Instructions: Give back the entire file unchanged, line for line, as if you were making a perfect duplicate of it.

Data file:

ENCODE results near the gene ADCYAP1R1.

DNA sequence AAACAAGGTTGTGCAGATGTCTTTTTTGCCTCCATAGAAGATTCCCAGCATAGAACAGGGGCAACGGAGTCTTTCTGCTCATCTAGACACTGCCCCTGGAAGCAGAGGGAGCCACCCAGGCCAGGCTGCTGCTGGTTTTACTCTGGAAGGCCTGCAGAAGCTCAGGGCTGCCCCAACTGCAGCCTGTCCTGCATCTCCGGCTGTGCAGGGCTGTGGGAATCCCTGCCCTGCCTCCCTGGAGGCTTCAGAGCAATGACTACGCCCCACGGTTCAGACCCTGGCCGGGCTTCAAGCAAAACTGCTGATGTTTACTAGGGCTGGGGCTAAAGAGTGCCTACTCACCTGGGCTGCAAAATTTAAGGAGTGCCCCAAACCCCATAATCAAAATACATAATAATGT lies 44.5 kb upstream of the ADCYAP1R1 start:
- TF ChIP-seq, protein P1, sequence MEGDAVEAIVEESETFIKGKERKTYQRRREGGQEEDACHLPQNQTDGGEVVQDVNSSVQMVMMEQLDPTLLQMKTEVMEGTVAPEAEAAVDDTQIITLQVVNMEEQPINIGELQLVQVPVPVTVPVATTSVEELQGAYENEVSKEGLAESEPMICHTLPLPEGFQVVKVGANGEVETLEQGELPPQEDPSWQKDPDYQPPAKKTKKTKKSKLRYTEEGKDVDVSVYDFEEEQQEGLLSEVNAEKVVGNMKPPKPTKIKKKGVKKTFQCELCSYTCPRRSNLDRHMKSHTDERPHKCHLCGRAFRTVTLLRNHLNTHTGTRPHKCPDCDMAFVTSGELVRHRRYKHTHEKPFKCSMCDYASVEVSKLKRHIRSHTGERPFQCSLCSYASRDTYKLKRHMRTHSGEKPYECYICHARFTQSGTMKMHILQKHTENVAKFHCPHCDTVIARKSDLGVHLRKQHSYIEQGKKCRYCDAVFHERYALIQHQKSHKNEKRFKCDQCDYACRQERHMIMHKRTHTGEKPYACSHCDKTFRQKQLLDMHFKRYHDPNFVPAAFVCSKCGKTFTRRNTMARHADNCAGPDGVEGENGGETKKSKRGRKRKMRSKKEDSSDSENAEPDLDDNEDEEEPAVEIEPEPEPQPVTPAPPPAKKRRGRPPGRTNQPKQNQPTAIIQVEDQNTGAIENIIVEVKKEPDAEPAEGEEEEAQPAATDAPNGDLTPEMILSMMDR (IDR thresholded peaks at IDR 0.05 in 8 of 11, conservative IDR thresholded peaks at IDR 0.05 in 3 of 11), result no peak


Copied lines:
ENCODE results near the gene ADCYAP1R1.

DNA sequence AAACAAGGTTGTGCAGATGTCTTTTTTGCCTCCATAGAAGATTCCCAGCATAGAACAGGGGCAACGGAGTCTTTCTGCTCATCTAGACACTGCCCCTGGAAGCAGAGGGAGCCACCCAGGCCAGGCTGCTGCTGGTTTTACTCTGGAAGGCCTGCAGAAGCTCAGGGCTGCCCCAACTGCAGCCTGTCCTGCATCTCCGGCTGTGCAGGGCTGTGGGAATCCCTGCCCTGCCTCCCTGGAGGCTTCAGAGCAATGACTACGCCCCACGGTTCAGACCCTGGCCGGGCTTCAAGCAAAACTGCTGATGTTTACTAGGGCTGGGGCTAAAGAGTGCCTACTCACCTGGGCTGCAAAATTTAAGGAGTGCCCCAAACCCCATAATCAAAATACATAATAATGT lies 44.5 kb upstream of the ADCYAP1R1 start:
- TF ChIP-seq, protein P1, sequence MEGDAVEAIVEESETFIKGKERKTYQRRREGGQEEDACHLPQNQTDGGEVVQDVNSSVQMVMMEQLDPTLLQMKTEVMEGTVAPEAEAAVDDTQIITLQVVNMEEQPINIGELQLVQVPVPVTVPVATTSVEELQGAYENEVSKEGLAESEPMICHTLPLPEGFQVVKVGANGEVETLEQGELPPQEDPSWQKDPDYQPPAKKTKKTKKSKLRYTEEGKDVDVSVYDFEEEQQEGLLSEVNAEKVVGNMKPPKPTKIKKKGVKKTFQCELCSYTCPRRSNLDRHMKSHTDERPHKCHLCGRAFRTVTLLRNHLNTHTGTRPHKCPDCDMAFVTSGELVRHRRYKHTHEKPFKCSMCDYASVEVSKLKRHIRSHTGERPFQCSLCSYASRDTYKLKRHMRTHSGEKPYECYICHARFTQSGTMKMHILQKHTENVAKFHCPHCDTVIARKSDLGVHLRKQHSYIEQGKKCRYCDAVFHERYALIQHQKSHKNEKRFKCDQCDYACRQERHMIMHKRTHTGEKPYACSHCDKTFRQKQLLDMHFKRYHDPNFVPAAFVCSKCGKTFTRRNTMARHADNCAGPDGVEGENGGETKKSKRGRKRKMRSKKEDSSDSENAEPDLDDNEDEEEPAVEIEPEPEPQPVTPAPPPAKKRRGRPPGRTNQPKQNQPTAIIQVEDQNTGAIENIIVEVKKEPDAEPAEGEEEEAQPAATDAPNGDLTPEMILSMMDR (IDR thresholded peaks at IDR 0.05 in 8 of 11, conservative IDR thresholded peaks at IDR 0.05 in 3 of 11), result no peak